Improper adjustments to a safety feature allowed a 14-year-old boy to fall from a Florida amusement park drop-tower ride and plunge to his death last month, state officials said Monday.
Safety sensors on two seats on the FreeFall ride at Orlando’s ICON Park had been “manually adjusted,” allowing Tyre Sampson, 14, of St. Louis, Missouri, to slip from his harness and fall to his death on March 24, Florida Agriculture and Consumer Services Commissioner Nikki Fried said.
The FreeFall rockets riders to the top of a 430-foot tower before tilting them face-down, then plummeting toward the ground at up to 75 mph.
The ride operator made manual adjustments to seat sensors, “presumably, to allow for larger riders, which should not have happened based on the manufacturer’s guidelines,” state Rep. Geraldine Thompson (D) said at a news conference with Fried.
Fried added that the adjustments rendered the ride “unsafe.”
“Seat 1′s harness proximity sensor was manually loosened, adjusted and tightened to allow a restraint opening of near 7 inches,” which is about 4 inches more than the normal opening range, according to a forensic engineering report prepared by Quest Engineering & Failure Analysis.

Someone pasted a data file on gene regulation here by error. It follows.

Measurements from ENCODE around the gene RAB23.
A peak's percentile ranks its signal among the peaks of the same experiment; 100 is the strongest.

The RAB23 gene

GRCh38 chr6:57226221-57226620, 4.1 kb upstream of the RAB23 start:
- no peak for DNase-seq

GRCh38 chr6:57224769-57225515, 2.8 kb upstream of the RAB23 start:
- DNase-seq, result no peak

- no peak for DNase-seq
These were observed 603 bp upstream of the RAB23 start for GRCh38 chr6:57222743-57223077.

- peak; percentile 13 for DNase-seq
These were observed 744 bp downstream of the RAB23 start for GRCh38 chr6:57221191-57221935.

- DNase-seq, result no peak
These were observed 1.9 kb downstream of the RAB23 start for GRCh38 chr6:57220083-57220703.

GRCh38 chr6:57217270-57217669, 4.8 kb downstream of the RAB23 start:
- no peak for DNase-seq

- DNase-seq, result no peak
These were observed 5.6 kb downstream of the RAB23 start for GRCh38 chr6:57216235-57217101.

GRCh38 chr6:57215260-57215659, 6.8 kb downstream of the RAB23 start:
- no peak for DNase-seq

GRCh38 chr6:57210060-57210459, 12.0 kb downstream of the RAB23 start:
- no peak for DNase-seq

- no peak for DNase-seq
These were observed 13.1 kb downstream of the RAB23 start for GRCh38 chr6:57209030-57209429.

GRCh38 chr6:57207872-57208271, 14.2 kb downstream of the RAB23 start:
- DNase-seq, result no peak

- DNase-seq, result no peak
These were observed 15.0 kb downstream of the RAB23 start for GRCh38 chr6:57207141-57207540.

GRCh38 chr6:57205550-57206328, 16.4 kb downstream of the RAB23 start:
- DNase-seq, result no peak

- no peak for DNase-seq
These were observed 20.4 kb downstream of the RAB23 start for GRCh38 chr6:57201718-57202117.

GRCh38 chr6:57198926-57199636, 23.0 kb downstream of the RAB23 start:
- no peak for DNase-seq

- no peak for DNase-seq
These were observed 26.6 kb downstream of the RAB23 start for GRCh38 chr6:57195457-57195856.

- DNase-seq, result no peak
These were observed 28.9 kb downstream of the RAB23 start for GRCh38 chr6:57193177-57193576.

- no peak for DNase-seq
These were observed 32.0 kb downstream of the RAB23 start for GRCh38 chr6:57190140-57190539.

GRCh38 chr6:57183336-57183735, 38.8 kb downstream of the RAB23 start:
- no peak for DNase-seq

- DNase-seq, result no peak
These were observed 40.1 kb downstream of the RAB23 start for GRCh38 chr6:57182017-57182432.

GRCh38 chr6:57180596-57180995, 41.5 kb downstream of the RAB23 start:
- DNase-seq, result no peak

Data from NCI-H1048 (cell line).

“These misadjustments allowed the safety lights to illuminate, improperly satisfying the ride’s electronic safety mechanisms that allowed the ride to operate, even though Mr. Sampson was not properly secured in the seat,” Fried said.
The ride’s maximum rider weight is around 285 pounds. Sampson weighed over 300 pounds, his family told CNN.
Signs displayed a maximum height for FreeFall, but didn’t show a weight limit, according to local TV station WESH.
Fried said the investigation will continue looking at other factors that may have contributed to the fatality.
The ride operator, Orlando Slingshot, maintained it followed “all protocols, procedures and safety measures provided to us by the manufacturer of the ride.”
“Today’s report suggests a full review of the ride’s design, safety, operation, restraint mechanisms and history ― which of course we welcome,” Trevor Arnold, an attorney for Orlando Slingshot, said in a statement.
The FreeFall, which stands higher than the Statue of Liberty, claimed to be the world’s tallest free-standing drop tower.
The ride was closed indefinitely after Sampson’s death.